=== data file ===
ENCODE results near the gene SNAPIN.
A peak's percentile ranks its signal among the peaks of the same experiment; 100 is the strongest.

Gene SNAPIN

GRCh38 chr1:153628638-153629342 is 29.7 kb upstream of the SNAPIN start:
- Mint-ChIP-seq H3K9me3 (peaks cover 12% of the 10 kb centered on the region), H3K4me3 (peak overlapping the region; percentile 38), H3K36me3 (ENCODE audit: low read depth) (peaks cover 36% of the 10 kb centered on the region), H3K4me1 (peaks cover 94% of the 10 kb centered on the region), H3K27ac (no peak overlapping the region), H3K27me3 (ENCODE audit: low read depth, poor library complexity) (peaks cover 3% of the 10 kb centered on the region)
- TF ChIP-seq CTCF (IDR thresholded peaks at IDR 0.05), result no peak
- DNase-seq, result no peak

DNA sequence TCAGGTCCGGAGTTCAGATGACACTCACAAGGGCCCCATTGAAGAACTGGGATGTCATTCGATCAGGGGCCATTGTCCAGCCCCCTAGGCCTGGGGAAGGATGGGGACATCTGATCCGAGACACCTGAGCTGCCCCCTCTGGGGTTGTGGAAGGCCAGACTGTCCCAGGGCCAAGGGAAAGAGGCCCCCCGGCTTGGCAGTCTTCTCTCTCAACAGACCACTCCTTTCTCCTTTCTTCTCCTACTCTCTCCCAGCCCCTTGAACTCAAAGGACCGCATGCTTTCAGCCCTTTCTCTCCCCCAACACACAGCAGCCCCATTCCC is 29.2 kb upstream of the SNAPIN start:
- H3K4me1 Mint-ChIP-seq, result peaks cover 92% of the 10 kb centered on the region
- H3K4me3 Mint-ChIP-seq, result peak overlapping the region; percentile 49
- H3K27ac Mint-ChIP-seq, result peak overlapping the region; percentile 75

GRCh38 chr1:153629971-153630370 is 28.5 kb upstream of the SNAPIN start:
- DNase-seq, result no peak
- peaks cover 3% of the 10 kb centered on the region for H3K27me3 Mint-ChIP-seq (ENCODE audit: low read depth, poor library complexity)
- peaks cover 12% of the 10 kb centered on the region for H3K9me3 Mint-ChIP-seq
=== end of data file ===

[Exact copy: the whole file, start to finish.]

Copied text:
ENCODE results near the gene SNAPIN.
A peak's percentile ranks its signal among the peaks of the same experiment; 100 is the strongest.

Gene SNAPIN

GRCh38 chr1:153628638-153629342 is 29.7 kb upstream of the SNAPIN start:
- Mint-ChIP-seq H3K9me3 (peaks cover 12% of the 10 kb centered on the region), H3K4me3 (peak overlapping the region; percentile 38), H3K36me3 (ENCODE audit: low read depth) (peaks cover 36% of the 10 kb centered on the region), H3K4me1 (peaks cover 94% of the 10 kb centered on the region), H3K27ac (no peak overlapping the region), H3K27me3 (ENCODE audit: low read depth, poor library complexity) (peaks cover 3% of the 10 kb centered on the region)
- TF ChIP-seq CTCF (IDR thresholded peaks at IDR 0.05), result no peak
- DNase-seq, result no peak

DNA sequence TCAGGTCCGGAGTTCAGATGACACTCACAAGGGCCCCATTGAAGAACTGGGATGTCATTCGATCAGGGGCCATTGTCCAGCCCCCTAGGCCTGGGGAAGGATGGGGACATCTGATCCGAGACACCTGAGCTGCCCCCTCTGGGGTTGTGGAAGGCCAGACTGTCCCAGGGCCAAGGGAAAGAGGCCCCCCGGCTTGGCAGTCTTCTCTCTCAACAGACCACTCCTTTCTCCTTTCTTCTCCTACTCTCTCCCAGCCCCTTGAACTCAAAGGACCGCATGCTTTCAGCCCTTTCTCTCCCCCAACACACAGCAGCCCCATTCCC is 29.2 kb upstream of the SNAPIN start:
- H3K4me1 Mint-ChIP-seq, result peaks cover 92% of the 10 kb centered on the region
- H3K4me3 Mint-ChIP-seq, result peak overlapping the region; percentile 49
- H3K27ac Mint-ChIP-seq, result peak overlapping the region; percentile 75

GRCh38 chr1:153629971-153630370 is 28.5 kb upstream of the SNAPIN start:
- DNase-seq, result no peak
- peaks cover 3% of the 10 kb centered on the region for H3K27me3 Mint-ChIP-seq (ENCODE audit: low read depth, poor library complexity)
- peaks cover 12% of the 10 kb centered on the region for H3K9me3 Mint-ChIP-seq